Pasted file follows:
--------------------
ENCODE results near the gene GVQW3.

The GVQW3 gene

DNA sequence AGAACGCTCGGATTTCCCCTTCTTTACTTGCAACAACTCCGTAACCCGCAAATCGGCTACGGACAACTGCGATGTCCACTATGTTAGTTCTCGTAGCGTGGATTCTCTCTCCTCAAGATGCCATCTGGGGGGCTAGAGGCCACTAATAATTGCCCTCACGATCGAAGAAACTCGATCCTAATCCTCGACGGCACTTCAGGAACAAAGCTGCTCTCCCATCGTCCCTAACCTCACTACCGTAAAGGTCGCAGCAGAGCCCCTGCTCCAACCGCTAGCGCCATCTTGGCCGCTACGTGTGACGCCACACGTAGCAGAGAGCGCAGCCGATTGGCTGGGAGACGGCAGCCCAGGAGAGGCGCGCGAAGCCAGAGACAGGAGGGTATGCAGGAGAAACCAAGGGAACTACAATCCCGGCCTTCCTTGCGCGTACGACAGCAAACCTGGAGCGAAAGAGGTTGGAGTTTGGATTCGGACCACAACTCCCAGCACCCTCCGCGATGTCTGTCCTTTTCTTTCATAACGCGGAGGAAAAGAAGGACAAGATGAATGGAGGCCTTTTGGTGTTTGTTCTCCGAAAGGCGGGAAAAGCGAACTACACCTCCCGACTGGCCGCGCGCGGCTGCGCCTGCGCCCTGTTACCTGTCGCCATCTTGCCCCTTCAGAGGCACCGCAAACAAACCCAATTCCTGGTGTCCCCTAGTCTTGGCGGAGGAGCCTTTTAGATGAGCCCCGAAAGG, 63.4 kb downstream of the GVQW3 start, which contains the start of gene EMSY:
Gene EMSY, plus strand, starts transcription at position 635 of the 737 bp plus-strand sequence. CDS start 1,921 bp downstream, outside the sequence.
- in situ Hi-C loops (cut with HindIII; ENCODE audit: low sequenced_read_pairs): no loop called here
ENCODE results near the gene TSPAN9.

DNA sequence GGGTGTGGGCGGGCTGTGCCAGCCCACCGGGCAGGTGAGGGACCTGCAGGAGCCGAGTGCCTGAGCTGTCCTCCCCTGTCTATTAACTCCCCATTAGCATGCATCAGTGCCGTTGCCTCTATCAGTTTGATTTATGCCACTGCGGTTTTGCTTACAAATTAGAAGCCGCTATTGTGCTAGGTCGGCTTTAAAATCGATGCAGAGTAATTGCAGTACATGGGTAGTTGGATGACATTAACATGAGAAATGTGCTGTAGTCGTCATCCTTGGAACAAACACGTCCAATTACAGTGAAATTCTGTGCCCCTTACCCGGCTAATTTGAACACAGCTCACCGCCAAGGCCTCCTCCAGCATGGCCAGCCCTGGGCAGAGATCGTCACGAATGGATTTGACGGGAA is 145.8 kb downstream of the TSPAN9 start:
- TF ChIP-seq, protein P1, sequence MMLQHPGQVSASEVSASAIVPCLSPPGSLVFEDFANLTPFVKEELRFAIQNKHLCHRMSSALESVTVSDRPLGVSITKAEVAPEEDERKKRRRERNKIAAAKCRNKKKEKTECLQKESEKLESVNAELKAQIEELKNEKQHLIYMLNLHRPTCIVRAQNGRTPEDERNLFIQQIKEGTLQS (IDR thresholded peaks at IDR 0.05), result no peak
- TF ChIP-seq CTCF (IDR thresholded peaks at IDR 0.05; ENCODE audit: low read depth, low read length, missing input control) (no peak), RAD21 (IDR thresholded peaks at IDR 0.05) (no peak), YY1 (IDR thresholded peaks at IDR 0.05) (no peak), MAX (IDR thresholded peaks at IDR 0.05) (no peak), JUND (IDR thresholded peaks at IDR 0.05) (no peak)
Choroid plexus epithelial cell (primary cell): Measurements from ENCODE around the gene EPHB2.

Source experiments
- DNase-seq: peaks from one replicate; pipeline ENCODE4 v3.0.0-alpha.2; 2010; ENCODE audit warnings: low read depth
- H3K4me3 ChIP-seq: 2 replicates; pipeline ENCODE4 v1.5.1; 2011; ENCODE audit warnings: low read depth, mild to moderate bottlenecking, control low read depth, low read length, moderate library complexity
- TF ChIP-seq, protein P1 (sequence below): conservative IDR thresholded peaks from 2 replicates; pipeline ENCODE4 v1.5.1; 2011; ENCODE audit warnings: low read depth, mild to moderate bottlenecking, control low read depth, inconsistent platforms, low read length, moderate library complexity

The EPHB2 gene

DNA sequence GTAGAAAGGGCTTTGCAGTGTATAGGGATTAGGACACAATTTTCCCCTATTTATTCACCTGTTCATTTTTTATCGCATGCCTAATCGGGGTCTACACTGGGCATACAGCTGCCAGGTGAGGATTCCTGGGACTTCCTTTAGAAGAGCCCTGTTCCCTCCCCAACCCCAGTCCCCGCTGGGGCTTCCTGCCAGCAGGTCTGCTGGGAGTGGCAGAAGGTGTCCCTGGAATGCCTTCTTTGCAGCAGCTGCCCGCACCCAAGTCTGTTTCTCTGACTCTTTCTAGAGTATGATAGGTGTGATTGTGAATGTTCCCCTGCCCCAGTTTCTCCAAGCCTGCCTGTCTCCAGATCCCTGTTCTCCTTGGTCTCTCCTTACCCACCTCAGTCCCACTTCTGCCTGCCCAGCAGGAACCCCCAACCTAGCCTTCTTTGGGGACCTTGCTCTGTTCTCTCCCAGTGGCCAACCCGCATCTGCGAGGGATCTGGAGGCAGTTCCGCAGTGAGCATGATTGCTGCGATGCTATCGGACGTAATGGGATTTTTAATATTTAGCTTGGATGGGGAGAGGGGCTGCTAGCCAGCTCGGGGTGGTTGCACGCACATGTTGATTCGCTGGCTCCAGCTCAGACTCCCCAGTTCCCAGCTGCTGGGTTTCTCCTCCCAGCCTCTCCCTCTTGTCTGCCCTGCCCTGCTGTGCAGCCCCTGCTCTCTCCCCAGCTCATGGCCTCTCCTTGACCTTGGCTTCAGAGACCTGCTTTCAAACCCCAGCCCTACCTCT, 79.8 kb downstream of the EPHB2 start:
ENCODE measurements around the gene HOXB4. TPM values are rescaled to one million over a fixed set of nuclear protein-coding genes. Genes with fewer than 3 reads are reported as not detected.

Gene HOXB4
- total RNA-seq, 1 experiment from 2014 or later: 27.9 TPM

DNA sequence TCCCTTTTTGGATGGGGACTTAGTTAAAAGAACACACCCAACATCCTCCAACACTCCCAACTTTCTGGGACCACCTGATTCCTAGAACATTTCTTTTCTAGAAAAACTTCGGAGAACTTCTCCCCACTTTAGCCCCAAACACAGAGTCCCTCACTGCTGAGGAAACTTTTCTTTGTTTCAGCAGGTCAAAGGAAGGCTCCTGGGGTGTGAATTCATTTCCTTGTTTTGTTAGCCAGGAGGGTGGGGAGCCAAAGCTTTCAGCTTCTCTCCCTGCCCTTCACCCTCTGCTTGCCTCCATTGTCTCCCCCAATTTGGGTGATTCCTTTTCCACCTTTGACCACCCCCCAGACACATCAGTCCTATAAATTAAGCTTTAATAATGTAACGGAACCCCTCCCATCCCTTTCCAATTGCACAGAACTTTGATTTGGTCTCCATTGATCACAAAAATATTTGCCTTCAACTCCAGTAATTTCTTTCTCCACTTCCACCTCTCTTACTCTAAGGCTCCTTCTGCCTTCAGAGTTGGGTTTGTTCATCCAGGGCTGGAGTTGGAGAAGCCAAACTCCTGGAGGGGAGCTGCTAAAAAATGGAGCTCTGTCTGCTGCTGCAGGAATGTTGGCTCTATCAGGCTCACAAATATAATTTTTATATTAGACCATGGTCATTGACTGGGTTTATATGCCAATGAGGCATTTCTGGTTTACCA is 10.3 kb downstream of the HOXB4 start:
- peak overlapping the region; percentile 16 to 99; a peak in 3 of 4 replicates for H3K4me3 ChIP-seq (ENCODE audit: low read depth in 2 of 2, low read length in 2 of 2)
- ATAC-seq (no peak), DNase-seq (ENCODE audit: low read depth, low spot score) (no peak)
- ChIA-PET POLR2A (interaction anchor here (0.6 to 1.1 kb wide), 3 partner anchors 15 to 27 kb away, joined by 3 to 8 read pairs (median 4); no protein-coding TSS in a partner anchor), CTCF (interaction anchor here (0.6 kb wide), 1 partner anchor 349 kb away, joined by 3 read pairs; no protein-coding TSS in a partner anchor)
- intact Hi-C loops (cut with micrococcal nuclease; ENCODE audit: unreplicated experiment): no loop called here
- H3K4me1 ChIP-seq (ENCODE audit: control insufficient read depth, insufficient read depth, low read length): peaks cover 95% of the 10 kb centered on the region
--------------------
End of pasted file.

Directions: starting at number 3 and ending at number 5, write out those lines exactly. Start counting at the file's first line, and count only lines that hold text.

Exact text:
DNA sequence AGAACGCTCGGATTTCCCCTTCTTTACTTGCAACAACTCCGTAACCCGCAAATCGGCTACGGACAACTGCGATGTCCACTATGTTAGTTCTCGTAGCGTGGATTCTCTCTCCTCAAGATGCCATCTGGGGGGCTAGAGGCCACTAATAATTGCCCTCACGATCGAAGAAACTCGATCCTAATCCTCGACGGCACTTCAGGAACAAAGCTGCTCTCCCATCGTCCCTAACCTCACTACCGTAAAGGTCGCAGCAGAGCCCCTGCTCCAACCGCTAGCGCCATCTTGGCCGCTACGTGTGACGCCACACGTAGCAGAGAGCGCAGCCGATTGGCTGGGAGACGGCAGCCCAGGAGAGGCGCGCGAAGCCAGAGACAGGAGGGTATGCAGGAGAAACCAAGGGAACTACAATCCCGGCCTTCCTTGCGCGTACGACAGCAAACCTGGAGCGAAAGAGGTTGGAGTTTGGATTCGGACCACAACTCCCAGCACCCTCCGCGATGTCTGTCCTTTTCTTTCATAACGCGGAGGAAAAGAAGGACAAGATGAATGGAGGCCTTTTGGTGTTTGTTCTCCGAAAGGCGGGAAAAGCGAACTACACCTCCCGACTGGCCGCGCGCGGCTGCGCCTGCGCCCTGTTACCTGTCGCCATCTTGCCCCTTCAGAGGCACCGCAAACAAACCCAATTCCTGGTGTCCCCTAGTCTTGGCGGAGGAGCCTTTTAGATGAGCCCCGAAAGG, 63.4 kb downstream of the GVQW3 start, which contains the start of gene EMSY:
Gene EMSY, plus strand, starts transcription at position 635 of the 737 bp plus-strand sequence. CDS start 1,921 bp downstream, outside the sequence.
- in situ Hi-C loops (cut with HindIII; ENCODE audit: low sequenced_read_pairs): no loop called here